Ever since I accepted my offer to go to Zambia for a year, I have received a lot questions. Some include:
- Who are you going with? (The Presbyterian Mission Agency’s Young Adult Volunteers program. You can find out more about the program and the Zambia site here!)
- Are you scared? (terrified, actually)
- Did you pick Zambia? (I’d prefer to say Zambia picked me)
- What will you be doing? (Not sure yet, but I can’t wait to find out!)
These questions make sense to ask and are, frankly, very easy to answer. But I have received one question that is not easy to answer:
Why are you doing this?
My gut reaction is to answer with a smile and scream enthusiastically “why not?” I want people to view me as adventurous, fearless, and capable. I want people to view my decision to live in Zambia for a year to be admirable if not a little crazy. I don’t want people to question my sanity or the validity of my decision. But sometimes, when asked this question, I have to pause.
Why am I doing this?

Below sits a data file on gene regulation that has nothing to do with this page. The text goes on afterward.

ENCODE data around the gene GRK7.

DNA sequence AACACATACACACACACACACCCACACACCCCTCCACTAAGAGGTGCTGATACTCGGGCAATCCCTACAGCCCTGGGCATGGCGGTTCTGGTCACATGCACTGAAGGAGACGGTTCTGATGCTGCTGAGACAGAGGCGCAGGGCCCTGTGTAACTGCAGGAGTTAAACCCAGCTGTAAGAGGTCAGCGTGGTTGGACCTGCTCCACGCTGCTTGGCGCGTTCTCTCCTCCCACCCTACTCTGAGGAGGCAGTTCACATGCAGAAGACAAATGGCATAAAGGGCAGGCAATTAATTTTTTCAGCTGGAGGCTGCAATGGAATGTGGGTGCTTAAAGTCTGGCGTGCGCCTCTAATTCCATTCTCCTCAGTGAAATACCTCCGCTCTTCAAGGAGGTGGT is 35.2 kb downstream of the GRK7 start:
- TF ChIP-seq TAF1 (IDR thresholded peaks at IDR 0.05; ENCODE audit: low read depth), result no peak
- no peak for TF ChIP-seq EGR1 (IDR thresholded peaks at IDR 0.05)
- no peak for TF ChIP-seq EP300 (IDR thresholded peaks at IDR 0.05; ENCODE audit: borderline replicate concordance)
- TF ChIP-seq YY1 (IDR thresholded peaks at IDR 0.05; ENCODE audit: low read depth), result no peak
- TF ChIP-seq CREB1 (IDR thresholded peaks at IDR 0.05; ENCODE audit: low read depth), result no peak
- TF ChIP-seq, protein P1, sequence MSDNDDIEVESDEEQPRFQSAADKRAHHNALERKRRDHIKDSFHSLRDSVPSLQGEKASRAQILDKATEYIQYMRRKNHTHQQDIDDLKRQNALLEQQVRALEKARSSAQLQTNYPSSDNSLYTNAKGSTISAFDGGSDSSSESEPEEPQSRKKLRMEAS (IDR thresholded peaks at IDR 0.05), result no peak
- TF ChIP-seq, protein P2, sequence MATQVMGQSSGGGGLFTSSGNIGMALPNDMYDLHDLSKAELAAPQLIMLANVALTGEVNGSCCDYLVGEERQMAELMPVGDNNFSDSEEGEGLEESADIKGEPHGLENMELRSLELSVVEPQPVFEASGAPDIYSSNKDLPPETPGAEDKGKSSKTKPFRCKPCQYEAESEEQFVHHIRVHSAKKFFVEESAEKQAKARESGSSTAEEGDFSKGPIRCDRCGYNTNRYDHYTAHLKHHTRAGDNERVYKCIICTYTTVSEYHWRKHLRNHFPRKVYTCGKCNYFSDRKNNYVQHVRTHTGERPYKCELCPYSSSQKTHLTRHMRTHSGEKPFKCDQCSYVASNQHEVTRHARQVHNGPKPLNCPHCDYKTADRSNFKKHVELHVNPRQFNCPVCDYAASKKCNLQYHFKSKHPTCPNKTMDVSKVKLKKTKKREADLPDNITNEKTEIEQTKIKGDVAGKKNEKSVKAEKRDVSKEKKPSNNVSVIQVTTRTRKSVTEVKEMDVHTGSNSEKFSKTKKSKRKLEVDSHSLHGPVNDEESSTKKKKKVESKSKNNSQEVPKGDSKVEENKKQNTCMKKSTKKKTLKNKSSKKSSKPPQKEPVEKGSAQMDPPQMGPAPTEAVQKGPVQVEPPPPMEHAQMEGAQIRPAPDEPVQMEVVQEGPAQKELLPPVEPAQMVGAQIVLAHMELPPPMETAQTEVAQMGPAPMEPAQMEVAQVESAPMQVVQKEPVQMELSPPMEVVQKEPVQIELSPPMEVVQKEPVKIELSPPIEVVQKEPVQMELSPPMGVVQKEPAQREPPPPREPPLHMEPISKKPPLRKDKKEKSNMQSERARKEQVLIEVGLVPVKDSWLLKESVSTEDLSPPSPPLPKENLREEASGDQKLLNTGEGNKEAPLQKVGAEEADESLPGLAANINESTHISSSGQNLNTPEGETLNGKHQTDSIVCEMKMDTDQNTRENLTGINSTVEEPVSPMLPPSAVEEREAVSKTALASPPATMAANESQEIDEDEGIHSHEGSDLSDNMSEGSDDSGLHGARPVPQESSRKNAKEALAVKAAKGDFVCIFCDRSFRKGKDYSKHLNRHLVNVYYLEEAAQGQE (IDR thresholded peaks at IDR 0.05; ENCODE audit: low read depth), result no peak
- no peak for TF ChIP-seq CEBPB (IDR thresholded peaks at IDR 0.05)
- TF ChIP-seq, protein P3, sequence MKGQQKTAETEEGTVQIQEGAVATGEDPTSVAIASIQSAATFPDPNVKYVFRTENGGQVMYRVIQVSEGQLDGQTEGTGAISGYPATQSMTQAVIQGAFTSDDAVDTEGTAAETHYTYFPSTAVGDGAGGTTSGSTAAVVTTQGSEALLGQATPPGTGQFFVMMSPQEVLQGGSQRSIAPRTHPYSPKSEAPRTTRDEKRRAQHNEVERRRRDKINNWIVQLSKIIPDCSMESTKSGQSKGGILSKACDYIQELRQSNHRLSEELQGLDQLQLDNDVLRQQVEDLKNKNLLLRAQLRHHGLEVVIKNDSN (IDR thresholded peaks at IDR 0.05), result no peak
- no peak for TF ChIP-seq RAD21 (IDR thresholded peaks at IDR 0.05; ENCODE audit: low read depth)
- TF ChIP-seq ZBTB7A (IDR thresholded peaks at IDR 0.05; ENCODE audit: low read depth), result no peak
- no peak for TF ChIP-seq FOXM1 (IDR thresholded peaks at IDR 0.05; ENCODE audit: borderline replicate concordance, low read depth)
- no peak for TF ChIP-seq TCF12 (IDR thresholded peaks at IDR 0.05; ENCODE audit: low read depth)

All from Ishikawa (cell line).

Why am I taking a year out of my life to do work I will not be paid for? Why am I committing myself to an experience that might be difficult and scary? Why am I going to spend a year contemplating my faith when I have struggled with my faith and my connection with the church for years? Why do I think I’m capable of transforming lives and being a vessel for change? What right do I have to this experience? All of these questions have made me question my gut reaction to the question “why are you doing this?”
After months of reflection, I now know my answer to this question.
During my senior year of college, I considered countless post grad options from fellowships to jobs to unpaid internships. I wallowed in self-doubt, trying to figure out what would be the “practical thing” for me to do. But I never asked myself what I wanted or what would make me happy. Until I received a site offer to go to Zambia from the YAV program.
When I received my offer, I definitely had doubts. There was a pit in my stomach that I tried to ignore. Despite the anxiety, fear, and possible regret plaguing my mind, there was one undeniable truth. This experience would make me happy. If I didn’t accept the offer, then I would be opting out of a dream that I’ve had since high school.
During my YAV year, I want to dedicate my life to others, learn about a culture different from my own, and not focus on myself and my needs but rather the needs of the community I will be serving. Ultimately, I dream of doing international development work as a career and my YAV year will be the beginning of that dream. I’m aware there will be moments of self-doubt. I will struggle. But I’ve decided that the decision to go to Zambia is not a stupid risk but a worthy risk. This worthy risk is what is going to make me happy.